Plumbing contractor Adell Hardiman has homes in Blue Springs and Kansas City. Being a good citizen, he voted in Blue Springs. Being clueless (he said), he'd vote again in KC.
That habit - they called it vote fraud - got him put on probation in Jackson County in 2001 under a Suspended Imposition of Sentence (SIS).
This made the news in 2004 when I wrote that the assistant county prosecutor who prosecuted him, Phil LeVota, himself may have run afoul of voting laws when he voted in Independence after moving to Lee's Summit.
Nothing happened to LeVota, other than he was elected county Democratic chairman. Hardiman, naturally, felt a double standard was going on. But far-off legal experts told me "residence" is where one says it is, and no prosecution of LeVota would likely succeed.
That's where it rested, until Hardiman called me last month and said the county wouldn't give him a concealed-carry permit because that law - and state law - bar felons from owning firearms. I posted about his unsuccessful court fight for the permit.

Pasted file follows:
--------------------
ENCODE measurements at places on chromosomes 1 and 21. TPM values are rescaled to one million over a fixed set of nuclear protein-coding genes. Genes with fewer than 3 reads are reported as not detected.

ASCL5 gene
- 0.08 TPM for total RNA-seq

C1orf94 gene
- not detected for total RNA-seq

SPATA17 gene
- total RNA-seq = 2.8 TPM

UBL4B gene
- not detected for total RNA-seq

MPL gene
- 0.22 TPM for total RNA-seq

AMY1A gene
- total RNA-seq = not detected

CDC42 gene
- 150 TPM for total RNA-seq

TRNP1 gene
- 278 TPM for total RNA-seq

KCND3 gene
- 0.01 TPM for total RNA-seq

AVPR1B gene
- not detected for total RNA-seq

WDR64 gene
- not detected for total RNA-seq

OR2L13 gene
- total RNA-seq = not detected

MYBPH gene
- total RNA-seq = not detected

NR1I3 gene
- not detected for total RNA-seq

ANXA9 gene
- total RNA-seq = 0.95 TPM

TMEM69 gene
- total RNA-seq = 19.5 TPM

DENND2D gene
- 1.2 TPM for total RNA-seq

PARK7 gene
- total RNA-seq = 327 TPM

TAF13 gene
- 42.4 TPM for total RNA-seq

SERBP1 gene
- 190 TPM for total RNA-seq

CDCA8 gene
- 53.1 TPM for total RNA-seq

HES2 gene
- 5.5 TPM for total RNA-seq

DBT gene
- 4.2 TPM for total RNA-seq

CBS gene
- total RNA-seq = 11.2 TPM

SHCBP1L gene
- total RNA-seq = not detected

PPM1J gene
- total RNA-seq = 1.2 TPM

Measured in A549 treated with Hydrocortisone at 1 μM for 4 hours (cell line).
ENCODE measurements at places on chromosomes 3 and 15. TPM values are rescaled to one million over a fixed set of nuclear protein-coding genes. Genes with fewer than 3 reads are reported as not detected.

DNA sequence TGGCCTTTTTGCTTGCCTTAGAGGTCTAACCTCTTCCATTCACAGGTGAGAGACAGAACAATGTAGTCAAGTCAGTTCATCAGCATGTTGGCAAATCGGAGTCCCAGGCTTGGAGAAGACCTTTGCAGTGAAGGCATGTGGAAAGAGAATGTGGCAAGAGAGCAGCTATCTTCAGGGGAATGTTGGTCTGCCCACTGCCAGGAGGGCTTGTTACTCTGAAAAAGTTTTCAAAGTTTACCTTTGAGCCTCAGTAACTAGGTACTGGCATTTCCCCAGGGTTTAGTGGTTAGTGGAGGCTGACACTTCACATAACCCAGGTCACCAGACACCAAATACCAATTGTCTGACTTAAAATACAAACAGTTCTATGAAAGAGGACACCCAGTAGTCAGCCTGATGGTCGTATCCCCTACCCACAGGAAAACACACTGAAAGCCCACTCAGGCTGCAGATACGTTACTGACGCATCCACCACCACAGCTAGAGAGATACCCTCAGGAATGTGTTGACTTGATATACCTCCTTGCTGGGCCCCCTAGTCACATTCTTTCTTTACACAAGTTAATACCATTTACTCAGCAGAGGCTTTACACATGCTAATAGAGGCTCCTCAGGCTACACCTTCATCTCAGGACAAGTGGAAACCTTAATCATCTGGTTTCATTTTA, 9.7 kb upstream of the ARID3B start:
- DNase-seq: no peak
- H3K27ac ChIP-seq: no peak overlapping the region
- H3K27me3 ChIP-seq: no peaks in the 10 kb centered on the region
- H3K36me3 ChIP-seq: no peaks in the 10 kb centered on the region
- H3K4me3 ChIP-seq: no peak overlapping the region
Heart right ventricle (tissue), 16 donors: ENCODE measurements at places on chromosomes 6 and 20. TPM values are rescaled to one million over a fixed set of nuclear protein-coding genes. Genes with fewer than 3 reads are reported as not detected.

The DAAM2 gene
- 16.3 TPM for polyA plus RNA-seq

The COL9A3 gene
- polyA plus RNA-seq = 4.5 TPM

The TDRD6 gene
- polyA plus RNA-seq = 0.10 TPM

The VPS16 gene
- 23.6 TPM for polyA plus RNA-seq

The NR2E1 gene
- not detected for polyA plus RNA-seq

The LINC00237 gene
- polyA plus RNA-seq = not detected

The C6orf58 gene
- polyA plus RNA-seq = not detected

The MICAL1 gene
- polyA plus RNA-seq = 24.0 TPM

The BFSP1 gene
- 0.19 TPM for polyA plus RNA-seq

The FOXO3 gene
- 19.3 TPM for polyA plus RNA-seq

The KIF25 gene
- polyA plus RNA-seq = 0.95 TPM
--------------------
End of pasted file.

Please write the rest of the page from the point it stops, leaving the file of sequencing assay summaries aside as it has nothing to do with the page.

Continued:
In a comment to that post, sharp-eyed reader tex saw this in my 2004 story:
- He pleaded guilty to one felony count and was placed on probation. Hardiman said the case cost him "a tidy sum" of "less than $10,000" in legal fees. Hardiman was given a suspended sentence, which means that when his probation ends, he will have no criminal record.
Was that wrong? Yes and no. For purposes of a job app or almost anything else, Hardiman is not a felon. For "law enforcement purposes", however, Hardiman is a felon, deputy prosecutor Jim Kanatzer told me. That's Missouri law. It's the same with SIS for DUI cases, he said.